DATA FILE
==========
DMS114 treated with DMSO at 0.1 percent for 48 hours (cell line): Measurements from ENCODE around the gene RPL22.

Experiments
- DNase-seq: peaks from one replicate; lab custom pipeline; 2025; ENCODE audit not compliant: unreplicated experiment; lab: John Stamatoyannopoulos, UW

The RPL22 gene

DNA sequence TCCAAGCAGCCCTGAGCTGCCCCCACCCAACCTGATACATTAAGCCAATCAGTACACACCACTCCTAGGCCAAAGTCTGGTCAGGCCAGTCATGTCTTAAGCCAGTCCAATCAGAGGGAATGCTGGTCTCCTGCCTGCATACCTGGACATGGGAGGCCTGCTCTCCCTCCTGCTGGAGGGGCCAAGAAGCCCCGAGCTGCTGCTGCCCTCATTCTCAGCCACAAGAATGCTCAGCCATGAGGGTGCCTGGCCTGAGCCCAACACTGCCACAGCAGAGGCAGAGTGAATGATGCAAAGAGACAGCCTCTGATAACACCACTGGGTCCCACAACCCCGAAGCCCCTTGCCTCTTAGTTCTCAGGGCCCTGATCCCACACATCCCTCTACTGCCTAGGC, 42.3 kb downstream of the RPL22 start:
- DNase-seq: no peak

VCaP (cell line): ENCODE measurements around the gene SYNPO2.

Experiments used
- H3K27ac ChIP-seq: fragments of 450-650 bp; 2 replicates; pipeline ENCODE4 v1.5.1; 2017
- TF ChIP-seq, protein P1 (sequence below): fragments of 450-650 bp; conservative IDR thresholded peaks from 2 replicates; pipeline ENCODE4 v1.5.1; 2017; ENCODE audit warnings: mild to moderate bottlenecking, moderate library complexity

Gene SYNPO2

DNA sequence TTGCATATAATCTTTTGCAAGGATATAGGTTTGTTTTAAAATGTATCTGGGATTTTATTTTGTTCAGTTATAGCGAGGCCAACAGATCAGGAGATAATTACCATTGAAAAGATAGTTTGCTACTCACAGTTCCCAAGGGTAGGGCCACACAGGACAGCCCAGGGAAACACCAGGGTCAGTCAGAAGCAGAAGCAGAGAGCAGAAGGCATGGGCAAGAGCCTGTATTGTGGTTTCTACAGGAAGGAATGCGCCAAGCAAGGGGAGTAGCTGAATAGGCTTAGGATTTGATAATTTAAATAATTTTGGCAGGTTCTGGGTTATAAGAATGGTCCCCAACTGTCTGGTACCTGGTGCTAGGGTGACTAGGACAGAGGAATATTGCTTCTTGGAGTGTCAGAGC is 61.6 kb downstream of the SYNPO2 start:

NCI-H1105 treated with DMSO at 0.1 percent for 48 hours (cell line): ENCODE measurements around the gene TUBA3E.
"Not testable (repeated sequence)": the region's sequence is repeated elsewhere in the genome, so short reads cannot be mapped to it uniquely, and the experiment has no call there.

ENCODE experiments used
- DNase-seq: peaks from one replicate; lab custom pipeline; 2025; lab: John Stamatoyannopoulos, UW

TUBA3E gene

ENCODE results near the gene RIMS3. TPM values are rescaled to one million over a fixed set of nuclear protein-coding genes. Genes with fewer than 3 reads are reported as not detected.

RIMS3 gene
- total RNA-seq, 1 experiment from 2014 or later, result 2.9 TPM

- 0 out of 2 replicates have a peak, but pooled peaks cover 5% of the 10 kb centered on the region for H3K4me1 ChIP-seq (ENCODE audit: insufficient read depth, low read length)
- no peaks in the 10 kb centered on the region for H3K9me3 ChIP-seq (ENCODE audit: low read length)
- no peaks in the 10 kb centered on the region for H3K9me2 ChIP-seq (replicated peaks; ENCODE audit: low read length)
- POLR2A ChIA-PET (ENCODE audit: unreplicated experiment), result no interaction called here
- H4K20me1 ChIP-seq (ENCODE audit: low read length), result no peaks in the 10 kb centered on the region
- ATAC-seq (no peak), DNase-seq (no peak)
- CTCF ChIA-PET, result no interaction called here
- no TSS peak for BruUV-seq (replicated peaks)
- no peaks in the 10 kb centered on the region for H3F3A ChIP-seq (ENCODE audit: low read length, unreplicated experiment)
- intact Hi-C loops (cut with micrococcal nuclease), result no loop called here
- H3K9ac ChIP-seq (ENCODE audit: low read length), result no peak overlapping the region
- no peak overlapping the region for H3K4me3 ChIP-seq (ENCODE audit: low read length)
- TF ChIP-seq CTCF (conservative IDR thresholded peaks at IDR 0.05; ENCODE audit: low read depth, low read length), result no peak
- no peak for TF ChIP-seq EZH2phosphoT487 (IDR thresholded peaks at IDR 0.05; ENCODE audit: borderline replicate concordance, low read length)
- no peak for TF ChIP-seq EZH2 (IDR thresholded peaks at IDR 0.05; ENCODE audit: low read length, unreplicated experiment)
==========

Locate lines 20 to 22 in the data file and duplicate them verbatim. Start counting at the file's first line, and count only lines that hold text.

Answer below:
- total RNA-seq, 1 experiment from 2014 or later, result 2.9 TPM

- 0 out of 2 replicates have a peak, but pooled peaks cover 5% of the 10 kb centered on the region for H3K4me1 ChIP-seq (ENCODE audit: insufficient read depth, low read length)
- no peaks in the 10 kb centered on the region for H3K9me3 ChIP-seq (ENCODE audit: low read length)